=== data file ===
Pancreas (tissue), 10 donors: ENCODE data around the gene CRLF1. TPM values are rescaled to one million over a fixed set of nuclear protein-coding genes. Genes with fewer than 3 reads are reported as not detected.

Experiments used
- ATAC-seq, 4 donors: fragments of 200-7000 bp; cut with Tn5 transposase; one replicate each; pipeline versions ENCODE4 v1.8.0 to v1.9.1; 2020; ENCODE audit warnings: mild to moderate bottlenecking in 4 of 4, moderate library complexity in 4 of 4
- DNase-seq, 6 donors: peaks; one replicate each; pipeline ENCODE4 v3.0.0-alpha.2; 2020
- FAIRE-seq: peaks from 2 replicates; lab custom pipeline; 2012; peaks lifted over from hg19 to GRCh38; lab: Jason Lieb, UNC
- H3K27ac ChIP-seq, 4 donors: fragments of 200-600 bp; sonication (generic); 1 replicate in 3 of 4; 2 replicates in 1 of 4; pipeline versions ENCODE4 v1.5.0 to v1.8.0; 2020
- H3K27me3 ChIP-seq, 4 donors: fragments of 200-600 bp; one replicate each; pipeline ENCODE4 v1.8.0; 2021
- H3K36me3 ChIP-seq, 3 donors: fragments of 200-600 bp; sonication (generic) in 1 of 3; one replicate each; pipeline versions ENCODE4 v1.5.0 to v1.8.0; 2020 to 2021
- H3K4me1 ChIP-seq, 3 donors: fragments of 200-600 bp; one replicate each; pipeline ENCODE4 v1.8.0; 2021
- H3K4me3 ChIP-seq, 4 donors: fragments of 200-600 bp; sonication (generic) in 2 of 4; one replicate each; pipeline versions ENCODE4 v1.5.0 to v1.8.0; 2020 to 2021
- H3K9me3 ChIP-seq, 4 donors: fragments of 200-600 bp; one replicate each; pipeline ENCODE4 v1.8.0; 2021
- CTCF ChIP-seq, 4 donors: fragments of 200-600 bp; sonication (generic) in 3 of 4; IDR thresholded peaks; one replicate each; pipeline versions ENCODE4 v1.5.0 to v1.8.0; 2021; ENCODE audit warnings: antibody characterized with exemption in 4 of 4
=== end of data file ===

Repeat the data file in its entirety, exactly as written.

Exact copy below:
Pancreas (tissue), 10 donors: ENCODE data around the gene CRLF1. TPM values are rescaled to one million over a fixed set of nuclear protein-coding genes. Genes with fewer than 3 reads are reported as not detected.

Experiments used
- ATAC-seq, 4 donors: fragments of 200-7000 bp; cut with Tn5 transposase; one replicate each; pipeline versions ENCODE4 v1.8.0 to v1.9.1; 2020; ENCODE audit warnings: mild to moderate bottlenecking in 4 of 4, moderate library complexity in 4 of 4
- DNase-seq, 6 donors: peaks; one replicate each; pipeline ENCODE4 v3.0.0-alpha.2; 2020
- FAIRE-seq: peaks from 2 replicates; lab custom pipeline; 2012; peaks lifted over from hg19 to GRCh38; lab: Jason Lieb, UNC
- H3K27ac ChIP-seq, 4 donors: fragments of 200-600 bp; sonication (generic); 1 replicate in 3 of 4; 2 replicates in 1 of 4; pipeline versions ENCODE4 v1.5.0 to v1.8.0; 2020
- H3K27me3 ChIP-seq, 4 donors: fragments of 200-600 bp; one replicate each; pipeline ENCODE4 v1.8.0; 2021
- H3K36me3 ChIP-seq, 3 donors: fragments of 200-600 bp; sonication (generic) in 1 of 3; one replicate each; pipeline versions ENCODE4 v1.5.0 to v1.8.0; 2020 to 2021
- H3K4me1 ChIP-seq, 3 donors: fragments of 200-600 bp; one replicate each; pipeline ENCODE4 v1.8.0; 2021
- H3K4me3 ChIP-seq, 4 donors: fragments of 200-600 bp; sonication (generic) in 2 of 4; one replicate each; pipeline versions ENCODE4 v1.5.0 to v1.8.0; 2020 to 2021
- H3K9me3 ChIP-seq, 4 donors: fragments of 200-600 bp; one replicate each; pipeline ENCODE4 v1.8.0; 2021
- CTCF ChIP-seq, 4 donors: fragments of 200-600 bp; sonication (generic) in 3 of 4; IDR thresholded peaks; one replicate each; pipeline versions ENCODE4 v1.5.0 to v1.8.0; 2021; ENCODE audit warnings: antibody characterized with exemption in 4 of 4